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Space Science

Space Access '04 Conference Review 12

Posted by timothy
from the space-is-no-place-for-bureaucrats dept.
savuporo writes "The annual Space Access Society conference was held last week, with most of all the alt.space heavyweights being present. Speakers included people from XCOR, X-Prize, Armadillo Aerospace and even NASA. The review is available at HobbySpace. In contrast to last years conference, private space transportation is now literally off the ground and the focus of discussion has gradually shifted from hardware designs to regulation, liability and legislation which remain the roadblocks to be cleared on path to outer space."
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Space Access '04 Conference Review

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  • On the contrary, space is a perfect place for bureaucrats, so long as they have limited life support...
  • sure... (Score:2, Insightful)

    by TheAxeMaster (762000)
    Of course, no one can go anywhere or do anything without someone deciding they can't go there until they get a license or permit or something to that effect....

    At least things are moving again, even if just a little
  • by jayrtfm (148260) <jslash@sop h o n t.com> on Wednesday April 28, 2004 @11:14AM (#8997191) Homepage Journal
    Alan Boyle reports [msn.com] that Carmack is not going to make an X-prize attempt this year.
  • Interesting Article (Score:3, Interesting)

    by Syncdata (596941) <syncdata71 AT yahoo DOT com> on Wednesday April 28, 2004 @12:45PM (#8998290) Journal
    Simply obtaining factory floor insurance, so-called "slip and fall" policies have been very hard to obtain for the launch companies. The mere word "rocket" scares them off. (One company has been turned down by 22 insurers so far.)

    When I think of difficulties faced by these companies, I think of engineering hurdles. Getting insurance is one of those things that I didn't think about, but imagine it from the insurance companies perspective.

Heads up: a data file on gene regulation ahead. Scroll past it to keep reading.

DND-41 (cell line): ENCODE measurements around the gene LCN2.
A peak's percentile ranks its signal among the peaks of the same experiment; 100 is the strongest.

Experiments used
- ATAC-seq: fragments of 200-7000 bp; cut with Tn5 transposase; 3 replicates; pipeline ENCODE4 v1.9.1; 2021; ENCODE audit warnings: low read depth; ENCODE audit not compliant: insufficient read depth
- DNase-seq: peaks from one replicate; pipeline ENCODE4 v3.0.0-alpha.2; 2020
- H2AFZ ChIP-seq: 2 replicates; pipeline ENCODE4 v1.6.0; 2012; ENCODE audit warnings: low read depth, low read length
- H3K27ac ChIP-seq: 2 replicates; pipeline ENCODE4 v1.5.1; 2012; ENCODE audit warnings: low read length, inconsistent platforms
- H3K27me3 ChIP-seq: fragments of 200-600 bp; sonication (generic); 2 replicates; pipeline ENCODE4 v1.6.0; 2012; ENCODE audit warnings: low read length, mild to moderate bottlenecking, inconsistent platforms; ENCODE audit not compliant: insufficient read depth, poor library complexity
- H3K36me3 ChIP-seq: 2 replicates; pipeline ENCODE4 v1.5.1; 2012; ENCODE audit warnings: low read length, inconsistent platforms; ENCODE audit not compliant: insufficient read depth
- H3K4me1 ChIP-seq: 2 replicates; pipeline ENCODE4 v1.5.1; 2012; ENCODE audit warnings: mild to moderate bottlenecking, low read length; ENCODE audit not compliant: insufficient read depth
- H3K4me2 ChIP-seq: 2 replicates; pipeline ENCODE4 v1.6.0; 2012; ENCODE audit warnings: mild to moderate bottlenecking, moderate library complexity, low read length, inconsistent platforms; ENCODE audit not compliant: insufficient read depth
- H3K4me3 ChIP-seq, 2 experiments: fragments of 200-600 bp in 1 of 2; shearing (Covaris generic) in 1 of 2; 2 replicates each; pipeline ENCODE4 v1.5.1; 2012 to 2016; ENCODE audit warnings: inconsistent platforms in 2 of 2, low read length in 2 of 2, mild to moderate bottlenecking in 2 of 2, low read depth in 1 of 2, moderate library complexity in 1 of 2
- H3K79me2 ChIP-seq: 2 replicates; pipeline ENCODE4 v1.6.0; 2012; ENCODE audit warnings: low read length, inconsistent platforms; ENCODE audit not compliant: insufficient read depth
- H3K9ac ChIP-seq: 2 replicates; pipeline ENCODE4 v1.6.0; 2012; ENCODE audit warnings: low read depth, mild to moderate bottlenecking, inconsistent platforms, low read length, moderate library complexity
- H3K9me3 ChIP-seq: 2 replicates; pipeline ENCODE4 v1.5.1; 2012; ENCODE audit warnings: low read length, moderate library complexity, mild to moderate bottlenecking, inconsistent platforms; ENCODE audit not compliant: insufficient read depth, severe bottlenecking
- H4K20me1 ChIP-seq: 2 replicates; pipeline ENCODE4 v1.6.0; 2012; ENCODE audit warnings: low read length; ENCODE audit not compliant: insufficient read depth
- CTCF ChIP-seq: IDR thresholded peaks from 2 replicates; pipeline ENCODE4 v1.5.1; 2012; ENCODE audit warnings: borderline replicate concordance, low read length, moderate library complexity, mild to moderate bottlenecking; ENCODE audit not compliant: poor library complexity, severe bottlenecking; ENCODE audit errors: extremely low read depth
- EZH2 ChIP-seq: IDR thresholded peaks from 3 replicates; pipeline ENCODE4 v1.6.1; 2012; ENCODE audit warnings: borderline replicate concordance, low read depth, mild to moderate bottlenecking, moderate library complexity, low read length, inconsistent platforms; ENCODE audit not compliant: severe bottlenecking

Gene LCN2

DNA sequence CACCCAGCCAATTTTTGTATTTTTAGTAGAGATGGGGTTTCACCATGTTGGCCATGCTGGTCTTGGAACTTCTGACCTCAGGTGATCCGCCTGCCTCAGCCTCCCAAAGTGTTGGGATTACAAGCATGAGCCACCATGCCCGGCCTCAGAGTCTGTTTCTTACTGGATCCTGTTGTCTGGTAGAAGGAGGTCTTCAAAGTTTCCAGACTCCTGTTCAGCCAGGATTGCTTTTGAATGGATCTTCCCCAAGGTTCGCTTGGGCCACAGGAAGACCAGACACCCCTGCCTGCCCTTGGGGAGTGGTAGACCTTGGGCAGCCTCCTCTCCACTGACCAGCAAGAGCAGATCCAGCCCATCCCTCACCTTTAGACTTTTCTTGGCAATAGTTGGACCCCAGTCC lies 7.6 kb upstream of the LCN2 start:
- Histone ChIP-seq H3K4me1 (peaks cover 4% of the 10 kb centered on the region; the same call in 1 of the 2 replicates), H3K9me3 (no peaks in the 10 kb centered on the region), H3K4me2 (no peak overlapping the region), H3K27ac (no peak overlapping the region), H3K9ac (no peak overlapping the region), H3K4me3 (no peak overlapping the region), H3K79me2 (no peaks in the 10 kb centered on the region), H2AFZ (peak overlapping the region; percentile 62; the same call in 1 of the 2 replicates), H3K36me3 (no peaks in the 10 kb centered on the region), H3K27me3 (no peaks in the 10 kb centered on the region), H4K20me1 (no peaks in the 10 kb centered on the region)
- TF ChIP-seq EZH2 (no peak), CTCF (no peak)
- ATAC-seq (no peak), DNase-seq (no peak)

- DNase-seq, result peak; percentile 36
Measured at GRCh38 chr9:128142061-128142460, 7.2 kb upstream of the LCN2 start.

Well sir, I think you'll find X-COR will be well served by the policies we have to offer. Now, what kind of workplace hazards would you say you deal with regularly? Rocket fuel you say. Well I'm certain we can work...and this is for what now? Orbital flight you say..."

    I imagine that meeting OSHA standards alone would be a non-trivial barrier to starting such a company
    • When I think of difficulties faced by these companies, I think of engineering hurdles. Getting insurance is one of those things that I didn't think about,

      It's nice that things have progressed to the point that insurance is now a major problem in comparison.

      Our previous problems were a lot harder...

      ...but imagine it from the insurance companies perspective.

      Insurance is a barrier, but it's one manageable either with time, location, or money.

      • Time: Work with insurers in depth to make them fami
  • ..and the focus of discussion has gradually shifted from hardware designs to regulation, liability and legislation which remain the roadblocks to be cleared on path to outer space.

    But the plans have been on display for months in the public affairs office, in the basement with no lights, in a disused lavatory with a sign on the door that says "Beware of the Leopard"!

    Bureaucracy will be the end of the human race. Some impending catastrophe will show up with little warning, like an asteroid headed to

  • some more (Score:5, Informative)

    by savuporo (658486) on Wednesday April 28, 2004 @04:17PM (#9001114)
    A couple more SA'04 trip reports from attendees:
    Michael Mealling blogged the conference almost live over at RocketForge [rocketforge.org]
    Alan Boyle at MSNBC's Cosmic Log [msn.com] writes about both the conference and whats yet to come this summer. In a followup post he also mentions an X-Prize team [msn.com] that has has made some significant progress while remaining under the media radar.
    Rand Simberg at Transterrestrial Musings [transterrestrial.com] also has a short post on SA'04 first and then some significant insights [transterrestrial.com] into legislative aspects.
  • It's simple, really. It's about control.

    The bureaucratic mind functions(?) on the premise that "what isn't specifically legal is therefore illegal". That is, for everyone except the bureaucracy. That is why cops enforce gun control with guns. That is how "unlicensed driving" became a crime, when the law was written only to apply to commercial use of the "public" roads.

    We are in the same position with space. Since it exists, the bureaucrats regulate it. If they do not have a specific regulation, then obvio

Lo! Men have become the tool of their tools. -- Henry David Thoreau

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